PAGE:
Every industry has its personalities. The leaders. The entrepreneurs. The strong, silent types. The worker bees – and of course the rockstars. When it comes to the world of custom motorcycles, the latter position is more than adequately filled by the two Italians who make up Anvil Motociclette. To say they bring a little Mick Jagger and Steve McQueen to our scene is a gross understatement. San Marco and Phonz may spend their days with greasy hands building cool motorcycles with their own sinister edge, but they’ve also starred on TV, been featured in Italian Vogue and Rolling Stone magazines and collaborated with a fashion house on a line of leather jackets. But let’s not forget that what got them noticed in the first place was their bike building abilities, and it should come as no surprise that on any given Sunday they can be found racing bikes and going fast; something which their latest weapon, the “Rusty Quattroemmezzo”, does in style.
When Sky Uno, the Italian TV Channel, was looking for the 10 best custom bike workshops in the country for their TV show “Lord of the Bikes”, it came as no surprise that our friends at Anvil Motociclette were selected to compete. Each week, two workshops are pitched head to head in a themed build-off. They are given a new bike, a few Euros for accessories and then battle it out to impress the judges. When it came time to throw down, Anvil was pitted against their fellow Milanese builders South Garage, both given a brand new Moto Guzzi V7 II, €3000 for parts and the theme – ‘Quentin Tarantino’. Okay, so that’s a little out of left field Mr TV Producer. So how long do you give the teams to build their machines while your cameras scrutinise every move, 6 months? 3 months? No. Try 15 days.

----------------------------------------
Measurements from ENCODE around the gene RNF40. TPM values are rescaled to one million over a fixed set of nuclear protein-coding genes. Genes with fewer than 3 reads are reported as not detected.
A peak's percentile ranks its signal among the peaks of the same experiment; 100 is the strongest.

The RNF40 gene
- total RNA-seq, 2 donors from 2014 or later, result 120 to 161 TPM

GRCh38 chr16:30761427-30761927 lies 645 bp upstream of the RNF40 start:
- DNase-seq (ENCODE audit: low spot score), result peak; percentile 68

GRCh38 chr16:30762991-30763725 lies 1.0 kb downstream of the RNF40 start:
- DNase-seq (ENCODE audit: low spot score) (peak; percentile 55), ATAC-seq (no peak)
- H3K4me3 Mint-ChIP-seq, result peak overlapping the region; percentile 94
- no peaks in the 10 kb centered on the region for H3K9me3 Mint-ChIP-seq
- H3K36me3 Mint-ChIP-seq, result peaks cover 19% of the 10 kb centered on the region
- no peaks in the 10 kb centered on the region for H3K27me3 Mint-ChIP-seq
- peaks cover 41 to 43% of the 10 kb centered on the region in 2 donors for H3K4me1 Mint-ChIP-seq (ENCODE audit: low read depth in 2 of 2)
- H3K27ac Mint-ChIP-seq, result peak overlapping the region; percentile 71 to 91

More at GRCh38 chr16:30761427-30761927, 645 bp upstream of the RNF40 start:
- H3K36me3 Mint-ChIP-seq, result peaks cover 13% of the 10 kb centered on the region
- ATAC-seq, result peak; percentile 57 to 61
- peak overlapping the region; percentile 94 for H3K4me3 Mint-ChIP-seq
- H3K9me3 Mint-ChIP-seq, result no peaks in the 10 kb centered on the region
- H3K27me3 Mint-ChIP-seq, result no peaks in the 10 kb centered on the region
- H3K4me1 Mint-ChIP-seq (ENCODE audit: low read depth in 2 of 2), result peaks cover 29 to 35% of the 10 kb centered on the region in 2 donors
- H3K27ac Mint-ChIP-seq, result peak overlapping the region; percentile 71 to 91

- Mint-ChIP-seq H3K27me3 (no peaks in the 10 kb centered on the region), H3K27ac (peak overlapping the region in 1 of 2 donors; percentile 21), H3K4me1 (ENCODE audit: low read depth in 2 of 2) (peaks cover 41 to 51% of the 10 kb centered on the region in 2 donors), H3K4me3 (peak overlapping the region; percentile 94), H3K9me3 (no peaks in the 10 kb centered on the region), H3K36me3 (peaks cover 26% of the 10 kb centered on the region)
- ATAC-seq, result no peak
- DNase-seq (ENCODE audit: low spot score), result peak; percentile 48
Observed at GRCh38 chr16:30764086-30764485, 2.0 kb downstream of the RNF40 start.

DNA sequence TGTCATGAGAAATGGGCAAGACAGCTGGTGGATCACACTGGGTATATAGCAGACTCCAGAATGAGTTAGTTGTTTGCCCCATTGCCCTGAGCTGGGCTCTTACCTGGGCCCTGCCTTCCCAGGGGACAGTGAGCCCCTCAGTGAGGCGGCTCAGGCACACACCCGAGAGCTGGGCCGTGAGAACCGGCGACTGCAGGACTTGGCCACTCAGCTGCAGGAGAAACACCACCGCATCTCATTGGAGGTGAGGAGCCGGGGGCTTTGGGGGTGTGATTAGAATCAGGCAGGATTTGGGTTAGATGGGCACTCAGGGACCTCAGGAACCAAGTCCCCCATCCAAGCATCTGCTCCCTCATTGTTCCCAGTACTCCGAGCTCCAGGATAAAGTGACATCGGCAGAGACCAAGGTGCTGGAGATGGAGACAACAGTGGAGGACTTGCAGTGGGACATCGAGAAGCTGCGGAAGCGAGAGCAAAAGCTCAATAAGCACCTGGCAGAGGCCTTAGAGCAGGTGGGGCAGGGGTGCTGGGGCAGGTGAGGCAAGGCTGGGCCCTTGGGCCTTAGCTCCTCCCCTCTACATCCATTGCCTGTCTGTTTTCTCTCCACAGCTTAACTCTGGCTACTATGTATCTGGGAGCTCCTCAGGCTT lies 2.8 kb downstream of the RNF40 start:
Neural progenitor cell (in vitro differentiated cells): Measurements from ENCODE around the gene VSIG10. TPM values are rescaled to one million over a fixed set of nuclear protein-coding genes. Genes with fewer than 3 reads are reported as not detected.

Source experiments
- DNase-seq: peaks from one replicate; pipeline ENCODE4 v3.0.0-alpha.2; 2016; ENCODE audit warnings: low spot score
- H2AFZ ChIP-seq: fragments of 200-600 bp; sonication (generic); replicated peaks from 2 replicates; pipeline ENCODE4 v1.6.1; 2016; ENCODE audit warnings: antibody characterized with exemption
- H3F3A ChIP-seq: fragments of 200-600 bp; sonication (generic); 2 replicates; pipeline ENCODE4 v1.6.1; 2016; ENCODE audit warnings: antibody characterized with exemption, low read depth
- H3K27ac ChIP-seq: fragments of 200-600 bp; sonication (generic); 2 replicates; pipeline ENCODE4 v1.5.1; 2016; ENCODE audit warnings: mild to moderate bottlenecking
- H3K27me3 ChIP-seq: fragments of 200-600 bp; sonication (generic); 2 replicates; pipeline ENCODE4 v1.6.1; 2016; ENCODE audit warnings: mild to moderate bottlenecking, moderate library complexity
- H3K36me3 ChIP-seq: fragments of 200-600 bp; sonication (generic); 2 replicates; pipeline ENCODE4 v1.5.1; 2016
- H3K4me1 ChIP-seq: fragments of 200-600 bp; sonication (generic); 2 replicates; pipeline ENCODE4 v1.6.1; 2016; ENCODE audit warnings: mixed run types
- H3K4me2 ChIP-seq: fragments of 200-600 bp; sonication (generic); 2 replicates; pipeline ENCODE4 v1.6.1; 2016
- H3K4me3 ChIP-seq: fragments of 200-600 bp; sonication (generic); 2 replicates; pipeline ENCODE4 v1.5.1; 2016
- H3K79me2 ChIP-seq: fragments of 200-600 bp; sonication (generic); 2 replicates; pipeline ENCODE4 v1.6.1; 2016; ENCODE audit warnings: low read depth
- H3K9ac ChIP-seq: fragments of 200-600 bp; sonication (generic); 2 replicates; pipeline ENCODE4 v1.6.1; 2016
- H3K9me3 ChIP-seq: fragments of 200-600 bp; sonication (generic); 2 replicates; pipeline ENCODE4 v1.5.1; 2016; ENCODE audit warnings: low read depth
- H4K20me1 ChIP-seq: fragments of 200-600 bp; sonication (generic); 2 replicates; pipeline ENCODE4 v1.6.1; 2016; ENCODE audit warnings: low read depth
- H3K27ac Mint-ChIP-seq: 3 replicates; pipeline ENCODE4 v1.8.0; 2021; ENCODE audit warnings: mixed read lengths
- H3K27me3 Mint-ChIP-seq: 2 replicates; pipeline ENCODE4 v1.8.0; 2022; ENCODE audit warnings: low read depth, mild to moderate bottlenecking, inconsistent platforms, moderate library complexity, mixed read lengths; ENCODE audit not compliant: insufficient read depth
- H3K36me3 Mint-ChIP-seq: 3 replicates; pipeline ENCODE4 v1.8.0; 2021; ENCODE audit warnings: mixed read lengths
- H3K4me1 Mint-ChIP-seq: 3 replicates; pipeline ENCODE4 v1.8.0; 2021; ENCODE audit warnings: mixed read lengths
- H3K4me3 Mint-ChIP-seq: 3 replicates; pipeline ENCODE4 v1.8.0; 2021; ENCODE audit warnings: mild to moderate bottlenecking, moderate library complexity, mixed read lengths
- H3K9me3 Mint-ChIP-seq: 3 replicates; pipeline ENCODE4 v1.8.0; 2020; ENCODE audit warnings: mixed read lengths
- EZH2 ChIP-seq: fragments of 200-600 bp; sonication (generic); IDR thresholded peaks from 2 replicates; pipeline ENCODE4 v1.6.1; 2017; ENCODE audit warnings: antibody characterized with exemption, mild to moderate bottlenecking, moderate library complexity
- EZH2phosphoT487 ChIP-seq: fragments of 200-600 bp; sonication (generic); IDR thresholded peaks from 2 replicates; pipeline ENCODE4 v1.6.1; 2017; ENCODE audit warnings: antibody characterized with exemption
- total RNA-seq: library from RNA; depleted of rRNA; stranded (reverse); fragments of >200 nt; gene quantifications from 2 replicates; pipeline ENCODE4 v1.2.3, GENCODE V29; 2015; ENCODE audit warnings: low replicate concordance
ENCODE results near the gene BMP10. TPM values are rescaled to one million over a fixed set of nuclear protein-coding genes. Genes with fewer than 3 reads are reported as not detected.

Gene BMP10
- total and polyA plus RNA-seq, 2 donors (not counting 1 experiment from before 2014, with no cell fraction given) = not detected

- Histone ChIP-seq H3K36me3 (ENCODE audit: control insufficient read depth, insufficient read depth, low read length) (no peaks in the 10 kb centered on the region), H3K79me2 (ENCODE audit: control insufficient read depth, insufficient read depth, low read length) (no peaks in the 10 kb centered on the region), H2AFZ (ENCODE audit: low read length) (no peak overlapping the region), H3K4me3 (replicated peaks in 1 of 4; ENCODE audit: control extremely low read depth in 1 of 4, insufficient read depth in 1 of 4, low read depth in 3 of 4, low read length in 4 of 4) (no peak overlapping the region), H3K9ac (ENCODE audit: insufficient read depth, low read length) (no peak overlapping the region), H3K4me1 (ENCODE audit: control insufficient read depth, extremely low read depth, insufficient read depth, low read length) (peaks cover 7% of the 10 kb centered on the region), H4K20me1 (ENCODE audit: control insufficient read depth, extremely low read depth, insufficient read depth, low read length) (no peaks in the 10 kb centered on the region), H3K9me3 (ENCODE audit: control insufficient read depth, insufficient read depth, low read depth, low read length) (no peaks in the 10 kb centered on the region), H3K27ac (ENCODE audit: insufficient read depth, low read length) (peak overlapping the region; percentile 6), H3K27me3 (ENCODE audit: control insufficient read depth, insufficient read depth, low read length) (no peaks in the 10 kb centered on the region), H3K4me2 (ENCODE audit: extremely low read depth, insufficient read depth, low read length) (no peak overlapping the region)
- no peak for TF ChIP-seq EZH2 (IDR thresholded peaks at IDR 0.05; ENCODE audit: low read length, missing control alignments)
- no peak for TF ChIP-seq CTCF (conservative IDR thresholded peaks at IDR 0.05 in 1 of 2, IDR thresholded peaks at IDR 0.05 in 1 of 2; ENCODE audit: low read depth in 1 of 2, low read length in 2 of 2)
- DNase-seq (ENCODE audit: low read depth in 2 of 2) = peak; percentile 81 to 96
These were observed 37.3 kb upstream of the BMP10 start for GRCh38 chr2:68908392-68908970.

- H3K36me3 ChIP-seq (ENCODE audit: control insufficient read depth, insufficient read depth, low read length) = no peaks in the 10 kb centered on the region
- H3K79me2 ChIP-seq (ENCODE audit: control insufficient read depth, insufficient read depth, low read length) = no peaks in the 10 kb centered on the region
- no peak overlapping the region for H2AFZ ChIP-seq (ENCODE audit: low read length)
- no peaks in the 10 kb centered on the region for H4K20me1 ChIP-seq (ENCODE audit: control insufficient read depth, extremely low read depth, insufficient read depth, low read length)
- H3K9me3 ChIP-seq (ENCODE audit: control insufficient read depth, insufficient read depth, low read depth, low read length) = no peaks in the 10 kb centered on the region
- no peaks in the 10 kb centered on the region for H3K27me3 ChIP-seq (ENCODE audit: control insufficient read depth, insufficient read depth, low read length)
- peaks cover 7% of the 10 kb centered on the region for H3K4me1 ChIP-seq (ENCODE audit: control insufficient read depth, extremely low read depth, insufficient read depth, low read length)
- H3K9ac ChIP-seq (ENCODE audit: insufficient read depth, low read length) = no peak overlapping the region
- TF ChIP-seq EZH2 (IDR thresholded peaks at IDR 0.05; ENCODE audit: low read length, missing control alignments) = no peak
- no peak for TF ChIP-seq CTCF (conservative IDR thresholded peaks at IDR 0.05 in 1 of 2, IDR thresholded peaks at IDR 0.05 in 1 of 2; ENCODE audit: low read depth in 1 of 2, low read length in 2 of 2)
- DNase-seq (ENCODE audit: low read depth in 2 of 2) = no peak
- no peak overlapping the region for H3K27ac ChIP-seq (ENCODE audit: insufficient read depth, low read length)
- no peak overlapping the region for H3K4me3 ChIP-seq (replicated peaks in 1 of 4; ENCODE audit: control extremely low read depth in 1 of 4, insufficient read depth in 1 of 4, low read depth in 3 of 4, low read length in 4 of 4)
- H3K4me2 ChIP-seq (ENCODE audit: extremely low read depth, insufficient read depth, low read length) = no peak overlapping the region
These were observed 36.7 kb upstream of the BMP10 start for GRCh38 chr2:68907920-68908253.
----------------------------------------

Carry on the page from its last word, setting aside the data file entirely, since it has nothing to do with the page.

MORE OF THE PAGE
Goddamn Steve McQueen. There – I said it. Am I jealous? A little bit. But mostly I’m confused. Just how does one single, solitary guy amass so much coolness in one lifetime? The stunts, the flying, the racing – but mostly, the bikes. And especially the desert sleds. It’s almost as if he was bored one day and decided to invent his own genre. Talented bastard. Clearly Anvil Motociclette agree. Obviously this isn’t the first time that a build has been influenced by the Big Mac, but we’d wager that it’s never be done quite like this. Here’s the Milano duo’s latest – their sled-inspired BMW R100RS ‘Arsenica’.
Want a quick and easy way to sort bikers into ‘buyers’ and ‘builders’? It’s easy – just talk about a tragically unpopular model. See, a buyer will judge a bike on its factory form. These are the guys that think showroom looks are somehow hard-wired into a bike’s DNA; the guys who will dismiss an entire model or range because they don’t like the size of the headlight or the shade of red on offer. Then there’s the builders. These are the guys who can see beyond the superficial to appreciate the soul of a bike, no matter how ugly it’s superficial, outward appearance. Italy’s Anvil Motociclette fancied themselves as the latter, and to test the theory they took on the challenge of customising the optimistically named Suzuki GR650 ‘Tempter’. It didn’t tempt us before, but it sure does now.